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Feature Article

Chronic kidney disease and type 2 diabetes: a guide to screening, diagnosis and slowing progression

Richard J. MacIsaac, Elif I. Ekinci

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© CRYSTAL LIGHT/STOCK.ADOBE.COM
© CRYSTAL LIGHT/STOCK.ADOBE.COM

Abstract

It is important to screen for, diagnose and aggressively manage chronic kidney disease in people with type 2 diabetes because diabetic kidney disease is a major cause of morbidity and mortality. Progression of diabetic kidney disease can be delayed and prevented by aiming for tight glycaemic control and by using blockers of the renin-angiotensin system and, if appropriate, sodium-glucose cotransporter 2 inhibitors. It is also important to aggressively address cardiovascular risk factors.

Key Points

  • Diabetic kidney disease (DKD) can be screened for by measuring the albumin to creatinine ratio in an early morning spot urine collection and by measuring the serum creatinine level to allow for estimation of glomerular filtration rate.
  • Yearly screening for DKD should commence in patients at the time of their diagnosis of type 2 diabetes.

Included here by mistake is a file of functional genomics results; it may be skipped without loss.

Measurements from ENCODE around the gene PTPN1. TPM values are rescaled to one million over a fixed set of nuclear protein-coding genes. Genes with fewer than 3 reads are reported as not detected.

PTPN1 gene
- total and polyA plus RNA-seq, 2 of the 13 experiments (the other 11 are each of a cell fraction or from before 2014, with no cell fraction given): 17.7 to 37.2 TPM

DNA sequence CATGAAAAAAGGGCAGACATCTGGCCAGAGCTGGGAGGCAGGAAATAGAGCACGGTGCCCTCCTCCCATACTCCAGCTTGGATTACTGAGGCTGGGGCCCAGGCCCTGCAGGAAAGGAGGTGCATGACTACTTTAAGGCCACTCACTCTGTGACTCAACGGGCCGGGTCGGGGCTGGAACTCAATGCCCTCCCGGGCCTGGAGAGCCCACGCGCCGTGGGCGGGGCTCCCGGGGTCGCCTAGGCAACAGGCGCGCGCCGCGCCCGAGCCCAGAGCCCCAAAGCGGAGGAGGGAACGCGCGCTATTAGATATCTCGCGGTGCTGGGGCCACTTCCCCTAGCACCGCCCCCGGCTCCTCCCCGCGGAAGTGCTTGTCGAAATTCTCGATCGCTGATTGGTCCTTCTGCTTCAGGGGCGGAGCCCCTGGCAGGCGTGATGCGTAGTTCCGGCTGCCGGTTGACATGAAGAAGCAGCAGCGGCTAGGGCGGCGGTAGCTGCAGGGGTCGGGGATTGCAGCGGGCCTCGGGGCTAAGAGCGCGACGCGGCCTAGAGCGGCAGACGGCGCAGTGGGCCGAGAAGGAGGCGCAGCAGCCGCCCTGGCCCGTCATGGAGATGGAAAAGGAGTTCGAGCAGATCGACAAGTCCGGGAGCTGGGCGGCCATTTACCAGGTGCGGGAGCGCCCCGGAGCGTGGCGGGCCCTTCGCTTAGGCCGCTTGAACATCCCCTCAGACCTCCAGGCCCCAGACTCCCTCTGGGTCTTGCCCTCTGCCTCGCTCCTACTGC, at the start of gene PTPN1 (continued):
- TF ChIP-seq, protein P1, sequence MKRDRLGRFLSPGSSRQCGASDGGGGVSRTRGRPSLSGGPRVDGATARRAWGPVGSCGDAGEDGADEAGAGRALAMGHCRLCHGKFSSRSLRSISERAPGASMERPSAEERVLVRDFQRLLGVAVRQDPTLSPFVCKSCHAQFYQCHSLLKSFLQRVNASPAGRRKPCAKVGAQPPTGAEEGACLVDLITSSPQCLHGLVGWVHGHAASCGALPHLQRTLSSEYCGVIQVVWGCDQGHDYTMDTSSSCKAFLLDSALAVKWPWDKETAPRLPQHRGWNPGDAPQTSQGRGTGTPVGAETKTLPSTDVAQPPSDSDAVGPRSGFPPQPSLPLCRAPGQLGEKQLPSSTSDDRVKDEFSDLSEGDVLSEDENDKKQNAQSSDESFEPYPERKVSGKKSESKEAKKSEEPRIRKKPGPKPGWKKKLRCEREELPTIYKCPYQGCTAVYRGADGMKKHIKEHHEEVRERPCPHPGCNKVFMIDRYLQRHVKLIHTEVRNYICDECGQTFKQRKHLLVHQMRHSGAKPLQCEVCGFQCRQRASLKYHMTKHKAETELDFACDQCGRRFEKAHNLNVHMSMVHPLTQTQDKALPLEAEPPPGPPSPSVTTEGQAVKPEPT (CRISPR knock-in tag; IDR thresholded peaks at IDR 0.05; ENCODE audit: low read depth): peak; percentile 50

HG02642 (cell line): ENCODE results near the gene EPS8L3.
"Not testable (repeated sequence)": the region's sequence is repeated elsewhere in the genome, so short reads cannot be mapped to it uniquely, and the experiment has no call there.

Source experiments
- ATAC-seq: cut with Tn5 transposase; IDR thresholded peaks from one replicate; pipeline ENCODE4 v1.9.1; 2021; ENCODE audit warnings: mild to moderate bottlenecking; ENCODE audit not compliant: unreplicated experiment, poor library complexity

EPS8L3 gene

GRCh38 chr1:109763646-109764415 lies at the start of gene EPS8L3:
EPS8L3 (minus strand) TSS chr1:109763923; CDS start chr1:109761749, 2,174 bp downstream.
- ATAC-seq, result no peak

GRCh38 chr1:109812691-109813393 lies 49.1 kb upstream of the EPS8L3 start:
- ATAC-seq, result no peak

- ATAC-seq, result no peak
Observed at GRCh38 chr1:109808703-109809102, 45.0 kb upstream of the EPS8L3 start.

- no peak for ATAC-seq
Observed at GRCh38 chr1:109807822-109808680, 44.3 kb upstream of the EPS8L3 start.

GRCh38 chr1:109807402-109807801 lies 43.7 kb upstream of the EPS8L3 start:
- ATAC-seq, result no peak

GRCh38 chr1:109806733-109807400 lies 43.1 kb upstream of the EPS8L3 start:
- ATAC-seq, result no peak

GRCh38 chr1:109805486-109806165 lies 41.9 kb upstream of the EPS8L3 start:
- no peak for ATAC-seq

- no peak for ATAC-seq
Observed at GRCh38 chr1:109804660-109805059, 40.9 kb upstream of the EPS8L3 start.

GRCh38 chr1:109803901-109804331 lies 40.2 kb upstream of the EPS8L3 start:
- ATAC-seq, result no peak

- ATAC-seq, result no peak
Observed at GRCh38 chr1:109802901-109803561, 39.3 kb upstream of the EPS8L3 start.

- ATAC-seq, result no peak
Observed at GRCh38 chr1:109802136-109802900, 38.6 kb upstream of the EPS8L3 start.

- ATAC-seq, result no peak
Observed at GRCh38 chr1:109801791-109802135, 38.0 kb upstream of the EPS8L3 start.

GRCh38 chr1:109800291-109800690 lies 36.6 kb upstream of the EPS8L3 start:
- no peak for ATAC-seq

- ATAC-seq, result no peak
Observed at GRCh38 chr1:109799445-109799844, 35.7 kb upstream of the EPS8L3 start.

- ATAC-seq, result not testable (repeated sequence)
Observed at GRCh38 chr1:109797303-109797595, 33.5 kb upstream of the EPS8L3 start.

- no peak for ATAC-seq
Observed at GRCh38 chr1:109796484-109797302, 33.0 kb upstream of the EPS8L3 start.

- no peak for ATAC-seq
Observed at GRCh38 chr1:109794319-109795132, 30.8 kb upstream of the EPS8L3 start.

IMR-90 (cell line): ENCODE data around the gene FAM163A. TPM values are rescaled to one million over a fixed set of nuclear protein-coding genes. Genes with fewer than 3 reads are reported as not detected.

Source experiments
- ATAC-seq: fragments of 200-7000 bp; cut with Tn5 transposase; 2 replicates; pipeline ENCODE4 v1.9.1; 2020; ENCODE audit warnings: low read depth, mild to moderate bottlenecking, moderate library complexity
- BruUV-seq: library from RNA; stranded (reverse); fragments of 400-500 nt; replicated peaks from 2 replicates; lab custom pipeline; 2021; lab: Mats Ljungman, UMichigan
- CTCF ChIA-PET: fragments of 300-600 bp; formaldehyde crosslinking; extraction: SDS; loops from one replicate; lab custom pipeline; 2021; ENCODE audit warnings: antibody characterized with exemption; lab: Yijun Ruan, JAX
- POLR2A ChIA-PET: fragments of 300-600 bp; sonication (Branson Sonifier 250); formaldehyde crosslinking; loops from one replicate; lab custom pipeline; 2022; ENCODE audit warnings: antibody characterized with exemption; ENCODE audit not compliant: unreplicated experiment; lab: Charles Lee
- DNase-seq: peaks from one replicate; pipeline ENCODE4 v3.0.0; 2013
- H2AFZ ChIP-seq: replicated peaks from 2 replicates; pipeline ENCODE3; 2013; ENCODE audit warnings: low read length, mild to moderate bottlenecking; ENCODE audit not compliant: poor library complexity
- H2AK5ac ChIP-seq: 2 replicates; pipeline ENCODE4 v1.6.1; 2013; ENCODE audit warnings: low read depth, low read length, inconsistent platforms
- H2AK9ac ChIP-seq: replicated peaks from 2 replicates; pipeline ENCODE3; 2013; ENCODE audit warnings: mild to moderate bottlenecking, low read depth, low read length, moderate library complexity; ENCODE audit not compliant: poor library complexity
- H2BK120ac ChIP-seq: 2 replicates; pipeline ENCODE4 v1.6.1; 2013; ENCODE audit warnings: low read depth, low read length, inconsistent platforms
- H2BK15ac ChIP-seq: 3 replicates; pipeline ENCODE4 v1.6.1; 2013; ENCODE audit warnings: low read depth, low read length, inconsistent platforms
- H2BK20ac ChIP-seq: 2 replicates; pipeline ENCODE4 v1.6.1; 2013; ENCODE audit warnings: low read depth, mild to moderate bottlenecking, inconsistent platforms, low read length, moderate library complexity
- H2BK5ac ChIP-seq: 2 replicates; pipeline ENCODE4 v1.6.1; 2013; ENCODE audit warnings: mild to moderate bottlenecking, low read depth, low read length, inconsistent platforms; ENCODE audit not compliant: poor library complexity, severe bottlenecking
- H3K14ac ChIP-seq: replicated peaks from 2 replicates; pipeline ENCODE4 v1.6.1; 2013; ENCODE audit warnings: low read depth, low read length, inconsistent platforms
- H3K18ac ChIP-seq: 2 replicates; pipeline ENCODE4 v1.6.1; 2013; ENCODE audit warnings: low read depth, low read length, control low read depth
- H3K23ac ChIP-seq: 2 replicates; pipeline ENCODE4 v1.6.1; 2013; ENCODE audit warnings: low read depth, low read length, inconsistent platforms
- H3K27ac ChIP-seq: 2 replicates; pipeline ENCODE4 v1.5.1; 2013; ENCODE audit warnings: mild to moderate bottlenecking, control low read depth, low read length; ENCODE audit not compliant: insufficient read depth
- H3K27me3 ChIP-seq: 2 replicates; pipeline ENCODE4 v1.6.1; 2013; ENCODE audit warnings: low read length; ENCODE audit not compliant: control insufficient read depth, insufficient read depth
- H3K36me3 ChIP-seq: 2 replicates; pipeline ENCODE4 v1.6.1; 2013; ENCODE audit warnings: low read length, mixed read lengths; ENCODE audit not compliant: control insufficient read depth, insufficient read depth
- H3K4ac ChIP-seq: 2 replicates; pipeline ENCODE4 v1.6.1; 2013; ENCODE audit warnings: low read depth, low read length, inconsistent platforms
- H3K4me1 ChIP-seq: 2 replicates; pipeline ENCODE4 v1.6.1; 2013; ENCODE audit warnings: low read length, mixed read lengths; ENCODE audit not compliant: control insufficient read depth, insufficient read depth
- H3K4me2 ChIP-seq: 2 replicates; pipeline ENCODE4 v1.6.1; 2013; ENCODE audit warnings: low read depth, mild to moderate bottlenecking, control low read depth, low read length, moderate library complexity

• A diagnosis of DKD should be made if repeat testing confirms an elevated albumin to creatinine ratio (>2.5 mg/mmol in men or >3.5 mg/mmol in women) and/or the estimated glomerular filtration rate is less than 60 mL/min/1.73m2.
  • Progression of DKD can be delayed by aiming for good glycaemic (general HbA1c target <7% or 53 mmol/mol) and blood pressure (general target <140/90 mmHg) control. A tighter blood pressure target of less than 130/80 mmHg may be appropriate in patients with macroalbuminuria (proteinuria).
  • Blockers of the renin-angiotensin system at maximally tolerated doses and, if appropriate, sodium-glucose cotransporter-2 inhibitors can be used to slow the progression of DKD.
  • Cardiovascular risk factors should be treated aggressively in patients with DKD.

Figures

© CRYSTAL LIGHT/STOCK.ADOBE.COM
© CRYSTAL LIGHT/STOCK.ADOBE.COM